What about the argument that India is highly vulnerable to the risks posed by global warming and therefore risks devastation unless it accepts mitigation commitments? Frankly, such argument borders on fear-mongering, while obfuscating the fact that mitigation advocated by the IPCC (Intergovernmental Panel on Climate Change) is entirely feasible without subjecting India to binding commitments for some decades to come. India accounts for just 4.4% of the current annual emissions. Given this tiny share and the vast existing stock of carbon from emissions in the last 100 years in the atmosphere, mitigation by India can add no more than a drop in the ocean.
Indeed, if we were to seek a solution to the emission problem based on maximizing any reasonable global-welfare objective, we would likely exempt India (and Africa, which also has a large poor population and accounts for a small part of annual global emissions) from mitigation obligation until it is able to provide a humane living standard to its citizens. It is astounding that liberals in the West entirely turn a blind eye to the poor in India when insisting on compulsory mitigation by the latter, some even going so far as to advocating import tariffs to enforce mitigation by it. Surely, rich nations can undertake to do just a bit more in the early decades to accommodate the poor, with today’s poor nations joining the clean-up effort later.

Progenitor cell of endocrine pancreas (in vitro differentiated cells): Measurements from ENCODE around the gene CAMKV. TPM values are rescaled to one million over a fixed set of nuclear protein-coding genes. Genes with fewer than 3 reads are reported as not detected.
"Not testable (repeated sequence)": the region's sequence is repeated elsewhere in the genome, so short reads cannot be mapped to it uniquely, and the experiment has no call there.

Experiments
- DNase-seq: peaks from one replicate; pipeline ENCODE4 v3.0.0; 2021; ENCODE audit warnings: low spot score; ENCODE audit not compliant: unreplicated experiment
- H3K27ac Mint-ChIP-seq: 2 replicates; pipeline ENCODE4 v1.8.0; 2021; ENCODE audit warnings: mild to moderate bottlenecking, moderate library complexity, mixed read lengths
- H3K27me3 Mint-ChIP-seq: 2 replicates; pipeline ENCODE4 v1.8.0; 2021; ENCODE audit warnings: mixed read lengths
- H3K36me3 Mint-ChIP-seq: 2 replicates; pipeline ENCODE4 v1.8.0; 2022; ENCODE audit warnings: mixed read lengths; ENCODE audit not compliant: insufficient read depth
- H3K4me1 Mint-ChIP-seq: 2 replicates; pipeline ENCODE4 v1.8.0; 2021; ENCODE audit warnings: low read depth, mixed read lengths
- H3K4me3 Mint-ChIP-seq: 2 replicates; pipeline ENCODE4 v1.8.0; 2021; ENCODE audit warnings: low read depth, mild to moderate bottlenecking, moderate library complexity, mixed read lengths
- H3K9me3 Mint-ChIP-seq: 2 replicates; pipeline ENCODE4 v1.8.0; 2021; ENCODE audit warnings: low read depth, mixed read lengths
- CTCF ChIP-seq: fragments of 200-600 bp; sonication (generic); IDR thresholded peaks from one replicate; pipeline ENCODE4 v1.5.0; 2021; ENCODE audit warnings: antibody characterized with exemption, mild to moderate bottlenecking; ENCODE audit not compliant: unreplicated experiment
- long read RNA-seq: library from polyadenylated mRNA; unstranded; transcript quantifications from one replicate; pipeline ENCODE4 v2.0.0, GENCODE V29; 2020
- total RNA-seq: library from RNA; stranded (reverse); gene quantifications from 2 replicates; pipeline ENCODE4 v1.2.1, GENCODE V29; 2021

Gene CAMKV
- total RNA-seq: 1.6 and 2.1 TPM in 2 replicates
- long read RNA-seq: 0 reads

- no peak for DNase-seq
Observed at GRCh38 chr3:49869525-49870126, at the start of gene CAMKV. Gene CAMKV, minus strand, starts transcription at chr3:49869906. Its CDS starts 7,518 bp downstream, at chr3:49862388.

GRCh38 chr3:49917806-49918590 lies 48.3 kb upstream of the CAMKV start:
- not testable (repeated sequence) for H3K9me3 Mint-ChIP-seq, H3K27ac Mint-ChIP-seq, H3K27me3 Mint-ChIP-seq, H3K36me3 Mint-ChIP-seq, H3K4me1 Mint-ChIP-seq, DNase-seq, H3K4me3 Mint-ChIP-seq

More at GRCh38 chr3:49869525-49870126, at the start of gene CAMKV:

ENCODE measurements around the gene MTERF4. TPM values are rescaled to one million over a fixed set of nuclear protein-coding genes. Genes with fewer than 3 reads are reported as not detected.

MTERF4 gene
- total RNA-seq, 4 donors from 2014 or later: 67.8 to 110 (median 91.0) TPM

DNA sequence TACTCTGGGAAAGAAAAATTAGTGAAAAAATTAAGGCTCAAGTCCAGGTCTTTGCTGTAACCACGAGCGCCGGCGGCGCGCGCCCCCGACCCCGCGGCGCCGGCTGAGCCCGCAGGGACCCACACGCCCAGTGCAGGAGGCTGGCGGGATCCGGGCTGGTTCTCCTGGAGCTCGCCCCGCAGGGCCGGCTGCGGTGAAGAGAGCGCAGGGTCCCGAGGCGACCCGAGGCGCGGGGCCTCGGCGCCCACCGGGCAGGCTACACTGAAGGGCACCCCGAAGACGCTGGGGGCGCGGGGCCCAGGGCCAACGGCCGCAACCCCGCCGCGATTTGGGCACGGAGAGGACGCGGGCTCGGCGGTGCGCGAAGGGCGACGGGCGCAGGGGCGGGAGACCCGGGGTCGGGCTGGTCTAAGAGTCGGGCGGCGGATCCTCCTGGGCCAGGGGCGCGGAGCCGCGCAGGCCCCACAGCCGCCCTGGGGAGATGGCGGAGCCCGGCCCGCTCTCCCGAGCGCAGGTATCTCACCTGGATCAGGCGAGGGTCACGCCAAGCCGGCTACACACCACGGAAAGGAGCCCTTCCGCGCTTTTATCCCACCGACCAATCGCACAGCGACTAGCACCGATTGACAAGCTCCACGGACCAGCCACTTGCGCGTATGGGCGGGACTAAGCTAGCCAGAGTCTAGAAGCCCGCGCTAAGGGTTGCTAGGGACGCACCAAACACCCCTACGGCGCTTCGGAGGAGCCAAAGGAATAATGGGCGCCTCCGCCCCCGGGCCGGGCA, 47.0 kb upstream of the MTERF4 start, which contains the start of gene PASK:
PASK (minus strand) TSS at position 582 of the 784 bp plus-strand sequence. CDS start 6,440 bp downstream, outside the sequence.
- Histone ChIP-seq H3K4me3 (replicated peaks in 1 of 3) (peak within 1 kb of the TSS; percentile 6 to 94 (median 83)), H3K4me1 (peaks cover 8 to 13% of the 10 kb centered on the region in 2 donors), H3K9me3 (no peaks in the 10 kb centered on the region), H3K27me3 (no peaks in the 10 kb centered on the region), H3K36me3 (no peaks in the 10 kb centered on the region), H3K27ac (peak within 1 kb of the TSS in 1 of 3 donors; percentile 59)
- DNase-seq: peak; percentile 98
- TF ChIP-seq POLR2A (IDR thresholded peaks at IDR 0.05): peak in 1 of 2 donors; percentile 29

The argument for mitigation commitments by India for some decades to come looks even weaker once we take into account the existing international agreements and equity. The United Nations Framework Convention on Climate Change to which 192 countries currently subscribe explicitly exempts the developing countries from mitigation commitments. Consistent with this provision, the Kyoto Protocol, negotiated under the auspices of the UNFCCC, set mitigation targets exclusively for developed countries. The insistence by the United States that the post-Kyoto agreement on mitigation, to be negotiated in Copenhagen in December, must subject India and China to binding commitments is in violation of the UNFCCC agreement.
As for equity, developed countries have emitted the bulk of the carbon in existence in atmosphere today. They accounted for more than 70% of the emissions between 1850 and 2000, with India’s share being a paltry 2%. Even in terms of current emissions, Canada, the U.S., Europe, Eurasia and Japan together release more than 50% of the carbon into the atmosphere. Any principle of moral philosophy would require the developed countries to substantially cut their emissions before asking developing countries to commit to mitigation.